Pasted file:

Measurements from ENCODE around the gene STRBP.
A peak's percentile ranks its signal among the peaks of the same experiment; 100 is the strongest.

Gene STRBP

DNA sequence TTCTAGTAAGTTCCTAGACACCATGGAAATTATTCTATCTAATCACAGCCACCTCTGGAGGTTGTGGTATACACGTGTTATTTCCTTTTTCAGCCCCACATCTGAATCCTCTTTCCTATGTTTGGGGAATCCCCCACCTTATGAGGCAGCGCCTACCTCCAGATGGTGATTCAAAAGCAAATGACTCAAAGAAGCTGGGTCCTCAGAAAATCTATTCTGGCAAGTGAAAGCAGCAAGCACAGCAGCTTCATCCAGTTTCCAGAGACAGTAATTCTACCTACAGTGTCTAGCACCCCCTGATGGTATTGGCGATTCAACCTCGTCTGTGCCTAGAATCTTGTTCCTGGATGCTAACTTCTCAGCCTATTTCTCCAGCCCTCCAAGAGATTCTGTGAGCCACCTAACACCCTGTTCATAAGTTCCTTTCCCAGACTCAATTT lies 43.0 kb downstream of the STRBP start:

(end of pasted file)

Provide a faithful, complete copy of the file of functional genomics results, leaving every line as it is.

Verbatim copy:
Measurements from ENCODE around the gene STRBP.
A peak's percentile ranks its signal among the peaks of the same experiment; 100 is the strongest.

Gene STRBP

DNA sequence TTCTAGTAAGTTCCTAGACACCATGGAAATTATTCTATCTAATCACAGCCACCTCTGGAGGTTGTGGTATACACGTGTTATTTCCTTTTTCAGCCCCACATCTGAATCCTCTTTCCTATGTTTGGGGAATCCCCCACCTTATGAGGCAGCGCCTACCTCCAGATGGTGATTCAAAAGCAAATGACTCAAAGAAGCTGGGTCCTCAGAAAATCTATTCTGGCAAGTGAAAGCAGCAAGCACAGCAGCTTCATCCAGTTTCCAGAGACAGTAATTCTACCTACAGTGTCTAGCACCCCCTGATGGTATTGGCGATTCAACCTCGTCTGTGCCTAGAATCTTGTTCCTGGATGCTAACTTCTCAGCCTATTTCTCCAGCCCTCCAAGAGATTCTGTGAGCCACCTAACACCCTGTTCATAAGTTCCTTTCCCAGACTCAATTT lies 43.0 kb downstream of the STRBP start: